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tv   Risk and Reward With Deidre Bolton  FOX Business  October 9, 2015 5:00pm-6:01pm EDT

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i want to thank governor brown. >> all right, again very controversial, not all of the people in the community were crazy about having him come to speak, particularly since he says he wants to politicize the shooting for his own purposes. >> that does it for us on this friday. "risk & reward" starts right now. >> the pentagon making a big strategic shift, abandoning $500 million program to train moderate rebels to fight isis in syria. welcome to "risk & reward," i'm deirdre bolton. officials said only four or five u.s. trained rebels ended up fighting. so this is a far cry from the 5400 projected. the president of the american
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islamic forum for democracy with me now as is retired gunnery sergeant jessie jane duff of the u.s. marines. based on what you know about the conflict in syria is the pentagon's shift to providing support vetted rebel commanders a better tactic? seems like anything would be better. >> yeah, i mean, we need to be on the side of good in this conflict, and today's announcement that we're pulling away from the passive aggressive nothing that we've been doing is basically another whisper in putin's ear, go ahead, you have the green light to do what you want, massacre whatever you want because we're not going to do anything in there. and the most insulting thing is to tell putin, you're entering a quagmire. he's not in there to help solve the problem, he is the problem with assad. they want to massacre populations, they want to allow isis to thrive. they're in there to protect the military regime of assad and their continued decimation of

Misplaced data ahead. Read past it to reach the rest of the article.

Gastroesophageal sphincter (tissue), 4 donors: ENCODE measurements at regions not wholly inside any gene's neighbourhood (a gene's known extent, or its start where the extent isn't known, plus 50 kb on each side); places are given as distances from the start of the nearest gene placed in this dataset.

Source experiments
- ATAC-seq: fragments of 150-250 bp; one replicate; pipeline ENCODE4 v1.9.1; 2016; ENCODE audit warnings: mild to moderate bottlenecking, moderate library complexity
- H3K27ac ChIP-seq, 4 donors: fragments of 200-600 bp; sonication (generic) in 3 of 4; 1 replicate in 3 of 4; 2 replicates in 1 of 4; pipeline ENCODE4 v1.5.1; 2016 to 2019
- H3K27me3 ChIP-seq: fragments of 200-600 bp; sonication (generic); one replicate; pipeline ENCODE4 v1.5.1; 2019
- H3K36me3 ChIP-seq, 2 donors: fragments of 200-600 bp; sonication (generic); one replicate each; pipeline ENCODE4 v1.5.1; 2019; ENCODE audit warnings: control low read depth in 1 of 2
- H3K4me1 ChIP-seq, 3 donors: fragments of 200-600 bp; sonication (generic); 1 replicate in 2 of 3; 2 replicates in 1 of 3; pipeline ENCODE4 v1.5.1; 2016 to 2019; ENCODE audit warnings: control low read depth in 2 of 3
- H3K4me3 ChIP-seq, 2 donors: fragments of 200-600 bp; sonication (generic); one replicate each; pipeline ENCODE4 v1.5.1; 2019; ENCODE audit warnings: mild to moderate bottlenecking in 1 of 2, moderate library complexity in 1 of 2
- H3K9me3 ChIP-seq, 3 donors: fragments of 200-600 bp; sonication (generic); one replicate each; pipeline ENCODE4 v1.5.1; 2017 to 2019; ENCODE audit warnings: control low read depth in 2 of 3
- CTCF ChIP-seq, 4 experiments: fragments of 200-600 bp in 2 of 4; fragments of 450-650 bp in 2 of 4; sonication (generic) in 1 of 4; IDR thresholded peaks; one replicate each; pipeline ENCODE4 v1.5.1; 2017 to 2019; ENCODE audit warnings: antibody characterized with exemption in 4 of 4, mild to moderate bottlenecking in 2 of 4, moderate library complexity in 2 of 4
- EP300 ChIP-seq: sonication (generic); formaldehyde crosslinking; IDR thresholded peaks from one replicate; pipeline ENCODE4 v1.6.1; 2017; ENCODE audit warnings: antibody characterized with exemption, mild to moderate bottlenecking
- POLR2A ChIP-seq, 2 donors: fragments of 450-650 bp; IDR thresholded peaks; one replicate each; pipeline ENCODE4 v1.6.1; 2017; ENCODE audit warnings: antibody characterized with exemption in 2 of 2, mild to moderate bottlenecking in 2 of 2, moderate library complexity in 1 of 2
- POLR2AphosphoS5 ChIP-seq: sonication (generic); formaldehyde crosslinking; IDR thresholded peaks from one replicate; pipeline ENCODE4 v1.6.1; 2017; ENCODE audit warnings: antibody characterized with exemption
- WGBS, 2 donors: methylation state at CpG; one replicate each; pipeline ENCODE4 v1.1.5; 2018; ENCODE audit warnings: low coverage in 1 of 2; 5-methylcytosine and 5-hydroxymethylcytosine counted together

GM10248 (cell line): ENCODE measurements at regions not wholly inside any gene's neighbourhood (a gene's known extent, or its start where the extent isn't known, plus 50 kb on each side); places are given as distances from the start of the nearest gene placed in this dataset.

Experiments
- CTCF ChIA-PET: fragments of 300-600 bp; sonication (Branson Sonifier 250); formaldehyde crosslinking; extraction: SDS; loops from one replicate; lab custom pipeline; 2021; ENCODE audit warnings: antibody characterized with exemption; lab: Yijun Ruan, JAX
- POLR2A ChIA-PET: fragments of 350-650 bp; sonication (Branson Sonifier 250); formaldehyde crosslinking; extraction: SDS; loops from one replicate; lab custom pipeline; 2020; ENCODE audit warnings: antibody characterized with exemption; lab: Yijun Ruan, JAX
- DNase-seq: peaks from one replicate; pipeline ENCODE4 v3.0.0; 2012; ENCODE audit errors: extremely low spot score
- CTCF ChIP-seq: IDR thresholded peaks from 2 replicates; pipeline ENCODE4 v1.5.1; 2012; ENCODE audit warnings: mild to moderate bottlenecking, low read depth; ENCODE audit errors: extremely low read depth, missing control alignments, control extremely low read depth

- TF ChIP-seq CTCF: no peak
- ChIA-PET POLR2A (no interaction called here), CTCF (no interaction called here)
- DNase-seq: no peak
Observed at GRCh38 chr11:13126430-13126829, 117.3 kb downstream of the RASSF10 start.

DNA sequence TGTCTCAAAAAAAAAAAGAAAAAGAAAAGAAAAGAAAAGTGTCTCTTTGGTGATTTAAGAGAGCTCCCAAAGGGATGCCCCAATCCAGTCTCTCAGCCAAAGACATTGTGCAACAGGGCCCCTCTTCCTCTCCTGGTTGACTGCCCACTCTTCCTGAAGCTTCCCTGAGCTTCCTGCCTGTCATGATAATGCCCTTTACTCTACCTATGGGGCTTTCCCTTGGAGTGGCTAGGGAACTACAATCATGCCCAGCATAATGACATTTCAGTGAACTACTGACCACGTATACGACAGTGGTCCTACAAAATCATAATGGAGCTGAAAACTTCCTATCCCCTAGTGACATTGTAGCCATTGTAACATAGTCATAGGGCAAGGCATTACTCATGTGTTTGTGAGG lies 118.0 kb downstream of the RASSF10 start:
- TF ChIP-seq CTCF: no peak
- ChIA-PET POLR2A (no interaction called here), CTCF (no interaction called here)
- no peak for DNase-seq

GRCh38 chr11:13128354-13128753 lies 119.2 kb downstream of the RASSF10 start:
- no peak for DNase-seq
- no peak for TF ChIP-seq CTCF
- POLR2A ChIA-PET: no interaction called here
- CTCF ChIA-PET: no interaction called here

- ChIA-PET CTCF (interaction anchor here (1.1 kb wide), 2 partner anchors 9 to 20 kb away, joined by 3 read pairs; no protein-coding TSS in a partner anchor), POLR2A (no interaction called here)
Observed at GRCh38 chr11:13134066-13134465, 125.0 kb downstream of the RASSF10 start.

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the syrian population. so today's message from the white house is just more appeasement, and more signal that america is completely out of the game. the good guys have nobody on their side. deirdre: i want to pick up on the points that you mentioned there with jesse, the idea that putin is not worried about collateral damage. i'm not saying the u.s. is perfect but obviously does try to prevent civilian casualties when possible, obviously, hitting the doctors without borders hospital was a gaffe in afghanistan. you have been in the line of fire. what do you see happening in syria with all of these presences? >> it looks like complete disorganization. we have to recognize, $500 million went down the drain for no results. essentially 54 trained syrians went into fight and many of them were attacked by al qaeda, and essentially they ran,